Industrial and organizational psychology (or I/O psychology) is the study of the behavior of people in the workplace. Industrial and organizational psychology attempts to apply psychological results and methods to aid workers and organizations. It is also known as occupational psychology (the most common name in the United Kingdom) and work psychology (the direct translation of the standard term in German, Arbeitpsychologie).
Industrial and organizational psychologists use psychological testing to measure the knowledge, skills, abilities, and other characteristics (KSAOs) of people for a variety of employment-related purposes, such as selection for hiring or promotion, training and development, or measuring employee satisfaction. Historically, the job analysis has been the traditional means by which the essential KSAOs associated with any particular position are identified.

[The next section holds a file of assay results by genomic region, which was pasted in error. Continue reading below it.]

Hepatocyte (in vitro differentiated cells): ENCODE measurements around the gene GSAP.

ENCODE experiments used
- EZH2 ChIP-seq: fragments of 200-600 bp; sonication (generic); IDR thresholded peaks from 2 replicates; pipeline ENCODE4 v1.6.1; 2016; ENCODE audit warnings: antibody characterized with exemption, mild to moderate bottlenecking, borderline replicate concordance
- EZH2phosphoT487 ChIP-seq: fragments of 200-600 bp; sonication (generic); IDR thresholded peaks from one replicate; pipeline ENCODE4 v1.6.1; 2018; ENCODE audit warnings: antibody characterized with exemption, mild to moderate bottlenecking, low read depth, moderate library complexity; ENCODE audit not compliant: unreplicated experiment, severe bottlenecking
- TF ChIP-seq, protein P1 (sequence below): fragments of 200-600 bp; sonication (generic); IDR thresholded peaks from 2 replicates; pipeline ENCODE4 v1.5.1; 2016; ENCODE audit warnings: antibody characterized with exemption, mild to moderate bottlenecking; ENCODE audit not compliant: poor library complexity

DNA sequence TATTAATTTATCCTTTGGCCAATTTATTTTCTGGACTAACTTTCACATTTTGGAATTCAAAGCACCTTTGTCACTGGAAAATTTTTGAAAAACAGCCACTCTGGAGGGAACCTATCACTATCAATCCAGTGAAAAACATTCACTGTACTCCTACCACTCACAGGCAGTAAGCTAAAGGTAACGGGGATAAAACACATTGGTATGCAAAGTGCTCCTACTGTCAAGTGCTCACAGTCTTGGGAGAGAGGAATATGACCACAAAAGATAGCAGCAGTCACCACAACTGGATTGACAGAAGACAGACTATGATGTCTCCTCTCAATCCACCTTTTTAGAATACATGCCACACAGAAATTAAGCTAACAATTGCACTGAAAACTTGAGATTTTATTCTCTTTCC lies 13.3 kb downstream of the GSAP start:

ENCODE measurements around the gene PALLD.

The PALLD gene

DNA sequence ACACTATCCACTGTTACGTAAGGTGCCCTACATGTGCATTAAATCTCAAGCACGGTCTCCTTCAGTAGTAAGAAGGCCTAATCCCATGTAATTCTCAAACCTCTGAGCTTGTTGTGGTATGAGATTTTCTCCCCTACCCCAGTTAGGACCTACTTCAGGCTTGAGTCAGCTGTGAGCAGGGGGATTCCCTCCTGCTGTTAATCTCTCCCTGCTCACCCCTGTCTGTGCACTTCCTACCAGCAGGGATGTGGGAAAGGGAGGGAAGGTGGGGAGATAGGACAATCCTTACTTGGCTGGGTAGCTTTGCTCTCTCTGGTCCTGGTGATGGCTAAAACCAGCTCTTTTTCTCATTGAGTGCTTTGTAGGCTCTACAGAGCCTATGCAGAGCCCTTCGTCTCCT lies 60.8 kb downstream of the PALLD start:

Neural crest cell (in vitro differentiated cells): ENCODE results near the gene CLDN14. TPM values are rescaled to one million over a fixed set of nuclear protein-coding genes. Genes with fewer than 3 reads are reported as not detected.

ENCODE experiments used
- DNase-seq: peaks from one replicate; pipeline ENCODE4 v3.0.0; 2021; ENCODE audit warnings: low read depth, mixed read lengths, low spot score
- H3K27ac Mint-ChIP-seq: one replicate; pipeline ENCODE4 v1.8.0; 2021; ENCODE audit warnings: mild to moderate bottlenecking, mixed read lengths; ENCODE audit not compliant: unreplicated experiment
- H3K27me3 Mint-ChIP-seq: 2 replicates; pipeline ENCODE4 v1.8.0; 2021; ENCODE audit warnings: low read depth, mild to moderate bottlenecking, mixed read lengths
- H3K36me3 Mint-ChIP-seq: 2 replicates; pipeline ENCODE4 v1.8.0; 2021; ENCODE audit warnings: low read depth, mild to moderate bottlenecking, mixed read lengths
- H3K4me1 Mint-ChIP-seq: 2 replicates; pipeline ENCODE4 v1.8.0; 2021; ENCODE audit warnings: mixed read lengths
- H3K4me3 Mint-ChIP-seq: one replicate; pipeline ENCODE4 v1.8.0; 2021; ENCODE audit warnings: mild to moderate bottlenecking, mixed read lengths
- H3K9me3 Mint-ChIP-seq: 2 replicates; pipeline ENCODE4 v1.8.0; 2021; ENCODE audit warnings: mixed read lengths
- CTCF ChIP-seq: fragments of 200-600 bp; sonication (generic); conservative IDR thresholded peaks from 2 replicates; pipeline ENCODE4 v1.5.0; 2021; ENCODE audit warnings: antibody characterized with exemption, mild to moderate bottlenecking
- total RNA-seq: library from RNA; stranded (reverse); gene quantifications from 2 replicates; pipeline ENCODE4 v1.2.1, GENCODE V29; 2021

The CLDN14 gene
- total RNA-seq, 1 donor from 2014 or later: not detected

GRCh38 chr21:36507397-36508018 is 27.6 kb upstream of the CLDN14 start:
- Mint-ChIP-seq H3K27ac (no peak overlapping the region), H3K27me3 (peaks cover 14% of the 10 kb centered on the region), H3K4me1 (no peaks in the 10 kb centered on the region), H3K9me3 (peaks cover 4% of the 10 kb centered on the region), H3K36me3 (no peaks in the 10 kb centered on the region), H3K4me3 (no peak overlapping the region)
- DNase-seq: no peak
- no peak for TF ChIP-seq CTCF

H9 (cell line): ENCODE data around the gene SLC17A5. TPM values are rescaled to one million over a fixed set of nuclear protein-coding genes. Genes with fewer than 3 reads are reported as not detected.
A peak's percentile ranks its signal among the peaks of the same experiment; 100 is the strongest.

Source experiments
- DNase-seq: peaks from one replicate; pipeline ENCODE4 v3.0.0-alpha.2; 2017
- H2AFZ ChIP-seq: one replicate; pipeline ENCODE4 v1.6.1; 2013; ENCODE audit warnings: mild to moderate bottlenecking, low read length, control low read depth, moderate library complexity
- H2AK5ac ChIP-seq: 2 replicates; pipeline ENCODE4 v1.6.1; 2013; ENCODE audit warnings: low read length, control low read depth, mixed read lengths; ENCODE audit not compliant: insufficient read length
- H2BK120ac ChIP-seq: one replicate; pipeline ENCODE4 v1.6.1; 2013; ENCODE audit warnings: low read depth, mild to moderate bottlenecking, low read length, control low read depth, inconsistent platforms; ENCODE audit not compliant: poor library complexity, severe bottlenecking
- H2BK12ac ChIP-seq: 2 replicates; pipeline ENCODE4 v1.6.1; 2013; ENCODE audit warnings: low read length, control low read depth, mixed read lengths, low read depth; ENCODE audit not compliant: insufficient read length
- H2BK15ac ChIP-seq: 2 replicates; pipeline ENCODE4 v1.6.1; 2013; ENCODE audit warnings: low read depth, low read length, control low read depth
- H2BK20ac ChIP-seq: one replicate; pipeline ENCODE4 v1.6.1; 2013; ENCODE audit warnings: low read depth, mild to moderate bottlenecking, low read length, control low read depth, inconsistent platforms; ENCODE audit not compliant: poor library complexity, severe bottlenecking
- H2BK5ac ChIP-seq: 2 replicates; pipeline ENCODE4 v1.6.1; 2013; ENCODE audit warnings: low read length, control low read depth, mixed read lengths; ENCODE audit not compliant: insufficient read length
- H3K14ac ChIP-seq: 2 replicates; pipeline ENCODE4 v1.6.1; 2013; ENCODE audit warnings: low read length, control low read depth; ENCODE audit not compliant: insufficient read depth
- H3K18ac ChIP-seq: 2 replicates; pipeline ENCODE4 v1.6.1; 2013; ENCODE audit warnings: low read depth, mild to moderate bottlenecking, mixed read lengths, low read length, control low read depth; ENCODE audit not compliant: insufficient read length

It is a fairly diverse field incorporating aspects of fields such as clinical psychology, social psychology, and psychometrics as well as broader social studies such as organizational theory, law, and gender issues.
Many industrial and organizational psychologists specialize in “I” aspects (e.g., psychometrics; time and motion studies; labor law; personnel selection; training) or “O” aspects (e.g., leadership selection, coaching and development; organizational design and change). Some I/O psychologists are academic (working in both business and psychology departments) or non-academic researchers, while many others are engaged in practice, holding positions such as:
- executive coach
- diversity consultant
- legislative compliance officer
- labor relations specialist
- human resources specialist
- process improvement consultant
- manager of selection and training.
Milestones in industrial and organizational psychology
Key works in industrial and organizational psychology
Last updated: 05-13-2005 07:56:04